One of the things I love to do when I go to a foreign country is to go to the supermarket. A bit weird, I know, but I love seeing all the different products available and there is always the chance to buy some weird candy. However, when you move to a foreign country and you need to shop for all those essential items, like food, the supermarket becomes a little less fun.
When I first moved to Germany, almost three years ago, I knew only 3 or 4 words in German and none of them related to food. I also knew not a single soul living in Hamburg so I needed to tackle the supermarket all by myself. For the first 6 months, I shopped almost exclusively by the pictures on the packets and looking up words on a translation app on my phone. It was pretty tough going and of course, I brought a lot of things I never meant to. Even when I eventually gained the vocab to go shopping I still needed to learnt how things were done. For instance, learning that Weizenmehl means flour was the easy bit. Now in Australia, we have two types of flour; plain flour and self-raising flour. In Germany, the flour is numbered. The flour I have in my cupboard is type 405. This is your standard flour, but it can’t be used for everything, so if you are into baking you need to get your head around what type of flour you need for which recipes. It is a nightmare.
Also, in Australia we are lucky that with the exception of some summer fruits most fruits and vegetables are available all year around. This is not the case in Germany. In Germany, they still stick to having only seasonal fruit and vegetables available. I thought this was a lovely idea until I realised that pumpkin is only available for a few short weeks a year. Pumpkin is a staple vegetable back in Australia and it is available all the time. Now, I love my pumpkin and learning to do without having it a couple of times a week was difficult. Also, in Germany, they do not sell cans of pumpkin soup. If you want pumpkin soup, you make it yourself during the time pumpkin is available and you freeze it.
Then there is the fact that not everything is sold at the supermarket. Supermarkets in Germany are actually quite small when compared to the large supermarkets we have back in Australia. Germans still love to go to multiple shops to get their shopping done rather than do it at one big store. Bread, for instance, is not really sold in supermarkets and most certainly is not sold sliced and stored in a plastic bag. In fact the only people who want their bread sliced and stored in a plastic bag are the foreigners and so this type of bread is named as such.
For Germans, their bread is a source of pride and therefore is brought fresh every single day from the bakery. When you taste German bread you will know why and will never buy the plastic wrapped stuff ever again.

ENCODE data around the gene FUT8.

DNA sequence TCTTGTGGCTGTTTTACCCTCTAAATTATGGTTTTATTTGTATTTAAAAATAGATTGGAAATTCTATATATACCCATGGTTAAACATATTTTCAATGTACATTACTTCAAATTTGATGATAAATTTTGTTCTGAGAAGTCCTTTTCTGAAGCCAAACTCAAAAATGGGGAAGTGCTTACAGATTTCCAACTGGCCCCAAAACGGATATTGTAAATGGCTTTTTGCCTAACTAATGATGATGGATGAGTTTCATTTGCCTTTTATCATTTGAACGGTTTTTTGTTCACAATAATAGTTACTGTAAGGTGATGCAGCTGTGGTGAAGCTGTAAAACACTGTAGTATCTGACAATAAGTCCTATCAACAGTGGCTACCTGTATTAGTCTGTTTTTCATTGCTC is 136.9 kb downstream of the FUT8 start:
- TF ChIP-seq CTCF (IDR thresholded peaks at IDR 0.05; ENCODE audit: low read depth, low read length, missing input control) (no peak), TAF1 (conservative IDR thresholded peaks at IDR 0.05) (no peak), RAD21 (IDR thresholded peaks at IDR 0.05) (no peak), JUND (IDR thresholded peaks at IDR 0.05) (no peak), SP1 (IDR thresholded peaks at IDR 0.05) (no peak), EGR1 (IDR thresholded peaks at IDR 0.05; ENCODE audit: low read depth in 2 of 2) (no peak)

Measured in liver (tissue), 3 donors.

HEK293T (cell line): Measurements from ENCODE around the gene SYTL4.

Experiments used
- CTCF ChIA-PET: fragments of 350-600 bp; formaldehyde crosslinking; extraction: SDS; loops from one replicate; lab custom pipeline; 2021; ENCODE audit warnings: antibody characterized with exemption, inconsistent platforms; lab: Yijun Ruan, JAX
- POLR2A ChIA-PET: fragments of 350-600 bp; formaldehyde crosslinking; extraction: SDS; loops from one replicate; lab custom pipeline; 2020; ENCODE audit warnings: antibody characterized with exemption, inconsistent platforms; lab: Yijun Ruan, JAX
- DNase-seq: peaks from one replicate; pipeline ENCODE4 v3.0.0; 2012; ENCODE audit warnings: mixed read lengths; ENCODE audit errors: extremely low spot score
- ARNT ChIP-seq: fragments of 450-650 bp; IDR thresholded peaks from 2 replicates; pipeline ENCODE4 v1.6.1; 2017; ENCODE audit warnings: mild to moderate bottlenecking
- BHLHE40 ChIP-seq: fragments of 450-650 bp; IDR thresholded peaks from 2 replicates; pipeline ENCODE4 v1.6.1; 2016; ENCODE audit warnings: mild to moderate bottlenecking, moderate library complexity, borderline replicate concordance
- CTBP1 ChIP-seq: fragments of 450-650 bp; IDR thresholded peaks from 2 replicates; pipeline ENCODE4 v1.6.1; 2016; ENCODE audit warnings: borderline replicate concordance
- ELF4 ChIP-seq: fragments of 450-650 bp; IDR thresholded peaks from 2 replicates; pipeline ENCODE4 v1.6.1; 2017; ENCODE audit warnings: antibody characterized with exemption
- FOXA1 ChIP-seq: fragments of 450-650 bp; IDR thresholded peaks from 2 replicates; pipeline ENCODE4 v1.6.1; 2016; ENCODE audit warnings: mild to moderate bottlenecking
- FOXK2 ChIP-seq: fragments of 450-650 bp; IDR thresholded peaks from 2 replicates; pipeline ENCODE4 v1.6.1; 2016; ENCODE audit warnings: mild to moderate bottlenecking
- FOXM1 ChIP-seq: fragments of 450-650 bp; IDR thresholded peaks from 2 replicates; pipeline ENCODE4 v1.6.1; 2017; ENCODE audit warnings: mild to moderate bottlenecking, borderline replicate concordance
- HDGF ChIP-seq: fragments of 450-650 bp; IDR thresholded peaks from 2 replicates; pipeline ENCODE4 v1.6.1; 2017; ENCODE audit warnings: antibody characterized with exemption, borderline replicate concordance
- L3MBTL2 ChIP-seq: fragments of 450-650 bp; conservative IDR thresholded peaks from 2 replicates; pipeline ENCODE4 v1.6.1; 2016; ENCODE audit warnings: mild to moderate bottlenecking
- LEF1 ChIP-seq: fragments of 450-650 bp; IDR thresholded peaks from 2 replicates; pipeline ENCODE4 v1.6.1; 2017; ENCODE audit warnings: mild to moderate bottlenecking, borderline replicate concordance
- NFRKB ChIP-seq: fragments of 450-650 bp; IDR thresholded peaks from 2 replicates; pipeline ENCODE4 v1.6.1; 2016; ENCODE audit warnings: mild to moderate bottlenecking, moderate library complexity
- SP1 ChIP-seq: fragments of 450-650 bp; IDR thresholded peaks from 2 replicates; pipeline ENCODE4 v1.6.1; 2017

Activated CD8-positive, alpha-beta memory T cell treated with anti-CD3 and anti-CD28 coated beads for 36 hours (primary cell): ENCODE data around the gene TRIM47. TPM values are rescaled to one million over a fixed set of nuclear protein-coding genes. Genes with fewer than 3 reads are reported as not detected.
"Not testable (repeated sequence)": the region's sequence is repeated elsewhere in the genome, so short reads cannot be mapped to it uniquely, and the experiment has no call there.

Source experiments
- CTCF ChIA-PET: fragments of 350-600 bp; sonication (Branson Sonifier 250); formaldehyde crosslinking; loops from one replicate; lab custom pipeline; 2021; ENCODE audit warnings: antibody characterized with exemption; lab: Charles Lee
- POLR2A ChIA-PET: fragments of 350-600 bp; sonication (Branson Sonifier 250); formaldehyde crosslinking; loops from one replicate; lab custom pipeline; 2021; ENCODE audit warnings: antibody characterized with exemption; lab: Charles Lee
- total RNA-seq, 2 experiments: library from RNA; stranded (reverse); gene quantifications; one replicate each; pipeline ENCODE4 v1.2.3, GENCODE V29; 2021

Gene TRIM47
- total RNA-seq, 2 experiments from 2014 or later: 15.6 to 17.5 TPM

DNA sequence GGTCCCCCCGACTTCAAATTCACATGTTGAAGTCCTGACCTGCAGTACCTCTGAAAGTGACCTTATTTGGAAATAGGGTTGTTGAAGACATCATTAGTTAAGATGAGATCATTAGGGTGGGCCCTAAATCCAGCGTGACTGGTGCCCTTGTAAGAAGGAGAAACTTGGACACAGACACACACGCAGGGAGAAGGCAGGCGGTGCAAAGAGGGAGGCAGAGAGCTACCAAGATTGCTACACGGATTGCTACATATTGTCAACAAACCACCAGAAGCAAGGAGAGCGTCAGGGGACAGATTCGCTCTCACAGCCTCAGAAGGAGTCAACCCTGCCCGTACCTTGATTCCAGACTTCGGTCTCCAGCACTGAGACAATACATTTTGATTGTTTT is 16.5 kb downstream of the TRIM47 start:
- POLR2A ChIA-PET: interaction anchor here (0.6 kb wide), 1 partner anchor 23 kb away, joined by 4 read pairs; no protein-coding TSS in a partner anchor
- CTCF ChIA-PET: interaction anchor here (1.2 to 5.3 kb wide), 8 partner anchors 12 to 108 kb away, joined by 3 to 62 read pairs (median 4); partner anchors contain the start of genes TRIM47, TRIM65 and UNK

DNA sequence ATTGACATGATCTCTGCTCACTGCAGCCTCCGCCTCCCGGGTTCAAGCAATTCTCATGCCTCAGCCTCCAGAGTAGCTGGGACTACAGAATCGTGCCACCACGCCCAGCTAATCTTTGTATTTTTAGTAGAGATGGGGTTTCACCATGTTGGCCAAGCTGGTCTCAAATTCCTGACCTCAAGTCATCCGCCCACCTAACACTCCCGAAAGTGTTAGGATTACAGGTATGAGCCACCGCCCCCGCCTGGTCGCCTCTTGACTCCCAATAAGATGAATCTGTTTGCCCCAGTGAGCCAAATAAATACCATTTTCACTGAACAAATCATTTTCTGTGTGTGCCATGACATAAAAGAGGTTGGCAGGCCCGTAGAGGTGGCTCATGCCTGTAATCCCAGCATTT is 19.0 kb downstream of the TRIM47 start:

Whilst everything is not sold at the supermarket, alcohol is. In fact the place that is reserved at the checkout for candy often has small bottles of vodka and schnapps next to the Mars Bars. Also, it is quite a culture shock to see teenagers lined up at the checkout carrying a crate of beer. The age limit for beer and wine in Germany is just 16 and is 18 for the hard liquors. I still can’t used to pimply faced teenagers lining up at the checkout with a couple of crates of beer.
At least the checkout itself is the same, well it looks the same, kinda.
The first thing any Aussie will notice is that the checkout chick is not a teenage high school student. To work the checkout at a German supermarket, you need to complete a three year TAFE degree known as an Ausbildung (further education/training). Most checkout chicks in Germany are middle aged to bordering on retirement age. Also, everyone brings a bag with them. If you have forgotten your bag, you will pay 10c for every single plastic one you need. Then, one of the hardest things to get used to for an Aussie, you will pack that bag yourself. The checkout chick will not do it for you. She will throw your groceries down the checkout aisle at a sometimes frightening speed as you scrambled to pack all your groceries before she starts serving the person behind you. Don’t pack your groceries quick enough and the person behind you’s groceries will just be thrown down the aisle next to yours and they will be there glaring at you impatiently to get out of their damn way so that they can start to pack their groceries. The checkout is one of the most anxiety inducing places in the whole supermarket.
So, that’s a quick look at grocery shopping in the Fatherland. It does take quite a while to get used to and even after three years, I don’t feel like I have mastered it.
For those of you who are expats, what is the most difficult thing you had to get used to at the supermarket? Have you actually mastered the art of supermarket shopping yet or are you like me and hoping that nobody notices your mistakes?